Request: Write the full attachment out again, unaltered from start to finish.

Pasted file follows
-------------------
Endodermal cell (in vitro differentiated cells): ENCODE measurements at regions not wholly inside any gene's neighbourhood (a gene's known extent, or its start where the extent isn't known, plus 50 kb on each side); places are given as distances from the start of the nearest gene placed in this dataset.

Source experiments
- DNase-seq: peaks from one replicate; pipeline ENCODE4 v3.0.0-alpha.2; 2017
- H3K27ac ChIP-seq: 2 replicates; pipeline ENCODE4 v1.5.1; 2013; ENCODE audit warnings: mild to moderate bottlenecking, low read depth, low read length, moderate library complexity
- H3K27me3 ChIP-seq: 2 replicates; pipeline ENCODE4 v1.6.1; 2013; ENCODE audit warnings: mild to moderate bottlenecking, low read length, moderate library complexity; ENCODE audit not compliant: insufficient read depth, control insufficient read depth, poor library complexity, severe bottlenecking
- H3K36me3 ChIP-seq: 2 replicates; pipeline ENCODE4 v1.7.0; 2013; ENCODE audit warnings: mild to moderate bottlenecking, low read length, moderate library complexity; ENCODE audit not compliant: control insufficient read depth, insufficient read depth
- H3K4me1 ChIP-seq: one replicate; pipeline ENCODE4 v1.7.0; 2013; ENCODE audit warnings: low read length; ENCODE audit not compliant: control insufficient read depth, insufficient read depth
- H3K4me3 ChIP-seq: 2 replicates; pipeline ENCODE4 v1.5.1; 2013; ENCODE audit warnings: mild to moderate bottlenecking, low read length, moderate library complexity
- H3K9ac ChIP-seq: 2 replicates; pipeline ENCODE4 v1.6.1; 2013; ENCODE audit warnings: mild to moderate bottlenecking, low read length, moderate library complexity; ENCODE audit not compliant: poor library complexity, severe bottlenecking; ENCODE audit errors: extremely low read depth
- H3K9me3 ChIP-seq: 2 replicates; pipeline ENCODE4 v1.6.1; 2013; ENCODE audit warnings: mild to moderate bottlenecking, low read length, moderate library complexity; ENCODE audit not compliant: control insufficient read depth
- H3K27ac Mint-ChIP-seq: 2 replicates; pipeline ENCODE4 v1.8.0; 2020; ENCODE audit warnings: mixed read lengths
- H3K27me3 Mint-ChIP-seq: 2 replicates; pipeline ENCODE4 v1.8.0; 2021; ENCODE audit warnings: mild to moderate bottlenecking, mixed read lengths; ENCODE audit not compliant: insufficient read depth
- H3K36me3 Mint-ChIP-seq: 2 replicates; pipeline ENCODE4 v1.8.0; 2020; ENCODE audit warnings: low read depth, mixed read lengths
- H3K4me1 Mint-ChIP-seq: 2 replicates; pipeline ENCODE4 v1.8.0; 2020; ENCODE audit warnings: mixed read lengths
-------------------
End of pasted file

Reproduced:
Endodermal cell (in vitro differentiated cells): ENCODE measurements at regions not wholly inside any gene's neighbourhood (a gene's known extent, or its start where the extent isn't known, plus 50 kb on each side); places are given as distances from the start of the nearest gene placed in this dataset.

Source experiments
- DNase-seq: peaks from one replicate; pipeline ENCODE4 v3.0.0-alpha.2; 2017
- H3K27ac ChIP-seq: 2 replicates; pipeline ENCODE4 v1.5.1; 2013; ENCODE audit warnings: mild to moderate bottlenecking, low read depth, low read length, moderate library complexity
- H3K27me3 ChIP-seq: 2 replicates; pipeline ENCODE4 v1.6.1; 2013; ENCODE audit warnings: mild to moderate bottlenecking, low read length, moderate library complexity; ENCODE audit not compliant: insufficient read depth, control insufficient read depth, poor library complexity, severe bottlenecking
- H3K36me3 ChIP-seq: 2 replicates; pipeline ENCODE4 v1.7.0; 2013; ENCODE audit warnings: mild to moderate bottlenecking, low read length, moderate library complexity; ENCODE audit not compliant: control insufficient read depth, insufficient read depth
- H3K4me1 ChIP-seq: one replicate; pipeline ENCODE4 v1.7.0; 2013; ENCODE audit warnings: low read length; ENCODE audit not compliant: control insufficient read depth, insufficient read depth
- H3K4me3 ChIP-seq: 2 replicates; pipeline ENCODE4 v1.5.1; 2013; ENCODE audit warnings: mild to moderate bottlenecking, low read length, moderate library complexity
- H3K9ac ChIP-seq: 2 replicates; pipeline ENCODE4 v1.6.1; 2013; ENCODE audit warnings: mild to moderate bottlenecking, low read length, moderate library complexity; ENCODE audit not compliant: poor library complexity, severe bottlenecking; ENCODE audit errors: extremely low read depth
- H3K9me3 ChIP-seq: 2 replicates; pipeline ENCODE4 v1.6.1; 2013; ENCODE audit warnings: mild to moderate bottlenecking, low read length, moderate library complexity; ENCODE audit not compliant: control insufficient read depth
- H3K27ac Mint-ChIP-seq: 2 replicates; pipeline ENCODE4 v1.8.0; 2020; ENCODE audit warnings: mixed read lengths
- H3K27me3 Mint-ChIP-seq: 2 replicates; pipeline ENCODE4 v1.8.0; 2021; ENCODE audit warnings: mild to moderate bottlenecking, mixed read lengths; ENCODE audit not compliant: insufficient read depth
- H3K36me3 Mint-ChIP-seq: 2 replicates; pipeline ENCODE4 v1.8.0; 2020; ENCODE audit warnings: low read depth, mixed read lengths
- H3K4me1 Mint-ChIP-seq: 2 replicates; pipeline ENCODE4 v1.8.0; 2020; ENCODE audit warnings: mixed read lengths